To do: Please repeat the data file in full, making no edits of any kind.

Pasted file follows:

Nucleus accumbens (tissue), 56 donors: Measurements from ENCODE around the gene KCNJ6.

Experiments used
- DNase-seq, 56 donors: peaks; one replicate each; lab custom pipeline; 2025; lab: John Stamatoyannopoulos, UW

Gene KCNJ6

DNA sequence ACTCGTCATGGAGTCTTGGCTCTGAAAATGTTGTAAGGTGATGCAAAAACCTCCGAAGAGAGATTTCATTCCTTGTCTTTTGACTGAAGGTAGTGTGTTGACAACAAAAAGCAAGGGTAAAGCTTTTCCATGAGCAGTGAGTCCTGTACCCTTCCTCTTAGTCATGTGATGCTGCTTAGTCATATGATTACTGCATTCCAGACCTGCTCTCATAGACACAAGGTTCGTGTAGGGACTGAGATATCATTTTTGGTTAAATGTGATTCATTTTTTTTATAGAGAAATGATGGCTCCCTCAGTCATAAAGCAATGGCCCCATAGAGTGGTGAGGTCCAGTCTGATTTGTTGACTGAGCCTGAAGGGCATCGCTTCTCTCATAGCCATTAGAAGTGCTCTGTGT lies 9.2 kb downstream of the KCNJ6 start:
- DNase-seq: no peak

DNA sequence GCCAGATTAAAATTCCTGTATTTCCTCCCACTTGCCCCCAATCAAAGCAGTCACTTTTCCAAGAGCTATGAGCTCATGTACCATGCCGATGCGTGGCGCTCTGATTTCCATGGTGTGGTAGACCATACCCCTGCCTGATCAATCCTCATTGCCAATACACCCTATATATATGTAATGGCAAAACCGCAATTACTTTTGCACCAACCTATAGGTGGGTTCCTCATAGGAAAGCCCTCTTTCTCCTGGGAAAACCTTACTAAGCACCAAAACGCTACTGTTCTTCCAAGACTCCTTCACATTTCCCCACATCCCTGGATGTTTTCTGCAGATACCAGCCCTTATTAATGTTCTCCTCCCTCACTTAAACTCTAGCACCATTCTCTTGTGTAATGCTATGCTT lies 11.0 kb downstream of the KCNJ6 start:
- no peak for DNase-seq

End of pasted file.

Nucleus accumbens (tissue), 56 donors: Measurements from ENCODE around the gene KCNJ6.

Experiments used
- DNase-seq, 56 donors: peaks; one replicate each; lab custom pipeline; 2025; lab: John Stamatoyannopoulos, UW

Gene KCNJ6

DNA sequence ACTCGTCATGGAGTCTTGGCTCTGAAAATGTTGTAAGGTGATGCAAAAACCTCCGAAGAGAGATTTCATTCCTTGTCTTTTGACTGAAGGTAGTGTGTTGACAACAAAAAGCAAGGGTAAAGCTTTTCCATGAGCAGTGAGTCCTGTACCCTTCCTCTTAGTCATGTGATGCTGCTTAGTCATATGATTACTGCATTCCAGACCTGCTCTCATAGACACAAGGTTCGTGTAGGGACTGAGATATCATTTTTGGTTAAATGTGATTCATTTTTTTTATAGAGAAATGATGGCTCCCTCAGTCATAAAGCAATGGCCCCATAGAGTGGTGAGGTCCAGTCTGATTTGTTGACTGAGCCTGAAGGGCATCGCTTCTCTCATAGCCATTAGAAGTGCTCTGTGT lies 9.2 kb downstream of the KCNJ6 start:
- DNase-seq: no peak

DNA sequence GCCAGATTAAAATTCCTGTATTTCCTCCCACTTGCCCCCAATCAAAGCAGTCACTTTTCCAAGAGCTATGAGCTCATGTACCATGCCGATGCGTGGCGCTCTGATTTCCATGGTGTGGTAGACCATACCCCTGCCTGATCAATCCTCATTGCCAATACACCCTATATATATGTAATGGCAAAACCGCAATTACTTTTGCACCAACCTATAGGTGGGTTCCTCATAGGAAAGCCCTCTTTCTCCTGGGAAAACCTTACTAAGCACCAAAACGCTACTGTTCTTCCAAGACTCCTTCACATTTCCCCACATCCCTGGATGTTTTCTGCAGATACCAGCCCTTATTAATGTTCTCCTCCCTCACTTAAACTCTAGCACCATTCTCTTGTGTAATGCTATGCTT lies 11.0 kb downstream of the KCNJ6 start:
- no peak for DNase-seq